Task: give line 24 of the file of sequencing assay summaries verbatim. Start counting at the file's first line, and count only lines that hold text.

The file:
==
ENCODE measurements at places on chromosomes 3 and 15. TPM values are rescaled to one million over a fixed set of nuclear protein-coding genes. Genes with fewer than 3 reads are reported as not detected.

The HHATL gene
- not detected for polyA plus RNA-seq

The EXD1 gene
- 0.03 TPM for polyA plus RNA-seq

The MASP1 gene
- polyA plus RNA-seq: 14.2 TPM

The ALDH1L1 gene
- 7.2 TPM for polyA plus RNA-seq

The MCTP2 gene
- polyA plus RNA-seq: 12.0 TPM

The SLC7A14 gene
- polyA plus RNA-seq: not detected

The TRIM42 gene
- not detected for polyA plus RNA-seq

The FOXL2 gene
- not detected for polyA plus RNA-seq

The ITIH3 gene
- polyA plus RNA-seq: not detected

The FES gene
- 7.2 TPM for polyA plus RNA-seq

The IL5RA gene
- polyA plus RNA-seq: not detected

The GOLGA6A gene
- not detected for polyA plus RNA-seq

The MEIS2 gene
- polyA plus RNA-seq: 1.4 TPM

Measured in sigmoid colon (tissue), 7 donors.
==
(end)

The GOLGA6A gene